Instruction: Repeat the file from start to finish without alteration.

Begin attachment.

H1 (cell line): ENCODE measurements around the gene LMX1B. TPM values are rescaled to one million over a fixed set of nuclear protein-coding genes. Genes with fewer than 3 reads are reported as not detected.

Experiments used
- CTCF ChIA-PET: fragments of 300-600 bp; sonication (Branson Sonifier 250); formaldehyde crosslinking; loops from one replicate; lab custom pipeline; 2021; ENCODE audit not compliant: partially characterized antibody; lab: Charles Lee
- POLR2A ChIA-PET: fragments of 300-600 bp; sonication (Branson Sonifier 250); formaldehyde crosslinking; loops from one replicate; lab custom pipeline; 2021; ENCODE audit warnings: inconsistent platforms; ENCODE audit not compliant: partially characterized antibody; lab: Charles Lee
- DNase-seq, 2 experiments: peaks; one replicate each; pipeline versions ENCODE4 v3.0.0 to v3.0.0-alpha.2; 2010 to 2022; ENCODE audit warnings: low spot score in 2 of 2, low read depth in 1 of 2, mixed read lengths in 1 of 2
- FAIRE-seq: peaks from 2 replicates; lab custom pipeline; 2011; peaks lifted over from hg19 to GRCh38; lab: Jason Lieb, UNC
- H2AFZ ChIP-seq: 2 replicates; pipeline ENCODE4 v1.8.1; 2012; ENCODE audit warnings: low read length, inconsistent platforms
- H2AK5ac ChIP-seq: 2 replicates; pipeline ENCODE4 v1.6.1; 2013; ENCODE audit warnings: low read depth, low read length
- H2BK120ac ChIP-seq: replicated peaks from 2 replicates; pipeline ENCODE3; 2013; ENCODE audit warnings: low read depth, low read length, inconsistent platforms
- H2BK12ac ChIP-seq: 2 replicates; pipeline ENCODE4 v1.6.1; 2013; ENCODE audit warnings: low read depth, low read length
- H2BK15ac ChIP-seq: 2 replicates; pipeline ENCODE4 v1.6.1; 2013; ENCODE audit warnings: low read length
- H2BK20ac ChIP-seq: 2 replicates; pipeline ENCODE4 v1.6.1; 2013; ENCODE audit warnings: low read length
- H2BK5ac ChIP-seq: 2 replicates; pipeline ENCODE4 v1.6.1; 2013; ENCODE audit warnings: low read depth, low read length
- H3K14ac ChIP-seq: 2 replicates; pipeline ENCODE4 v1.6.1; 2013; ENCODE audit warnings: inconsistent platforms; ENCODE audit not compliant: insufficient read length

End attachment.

H1 (cell line): ENCODE measurements around the gene LMX1B. TPM values are rescaled to one million over a fixed set of nuclear protein-coding genes. Genes with fewer than 3 reads are reported as not detected.

Experiments used
- CTCF ChIA-PET: fragments of 300-600 bp; sonication (Branson Sonifier 250); formaldehyde crosslinking; loops from one replicate; lab custom pipeline; 2021; ENCODE audit not compliant: partially characterized antibody; lab: Charles Lee
- POLR2A ChIA-PET: fragments of 300-600 bp; sonication (Branson Sonifier 250); formaldehyde crosslinking; loops from one replicate; lab custom pipeline; 2021; ENCODE audit warnings: inconsistent platforms; ENCODE audit not compliant: partially characterized antibody; lab: Charles Lee
- DNase-seq, 2 experiments: peaks; one replicate each; pipeline versions ENCODE4 v3.0.0 to v3.0.0-alpha.2; 2010 to 2022; ENCODE audit warnings: low spot score in 2 of 2, low read depth in 1 of 2, mixed read lengths in 1 of 2
- FAIRE-seq: peaks from 2 replicates; lab custom pipeline; 2011; peaks lifted over from hg19 to GRCh38; lab: Jason Lieb, UNC
- H2AFZ ChIP-seq: 2 replicates; pipeline ENCODE4 v1.8.1; 2012; ENCODE audit warnings: low read length, inconsistent platforms
- H2AK5ac ChIP-seq: 2 replicates; pipeline ENCODE4 v1.6.1; 2013; ENCODE audit warnings: low read depth, low read length
- H2BK120ac ChIP-seq: replicated peaks from 2 replicates; pipeline ENCODE3; 2013; ENCODE audit warnings: low read depth, low read length, inconsistent platforms
- H2BK12ac ChIP-seq: 2 replicates; pipeline ENCODE4 v1.6.1; 2013; ENCODE audit warnings: low read depth, low read length
- H2BK15ac ChIP-seq: 2 replicates; pipeline ENCODE4 v1.6.1; 2013; ENCODE audit warnings: low read length
- H2BK20ac ChIP-seq: 2 replicates; pipeline ENCODE4 v1.6.1; 2013; ENCODE audit warnings: low read length
- H2BK5ac ChIP-seq: 2 replicates; pipeline ENCODE4 v1.6.1; 2013; ENCODE audit warnings: low read depth, low read length
- H3K14ac ChIP-seq: 2 replicates; pipeline ENCODE4 v1.6.1; 2013; ENCODE audit warnings: inconsistent platforms; ENCODE audit not compliant: insufficient read length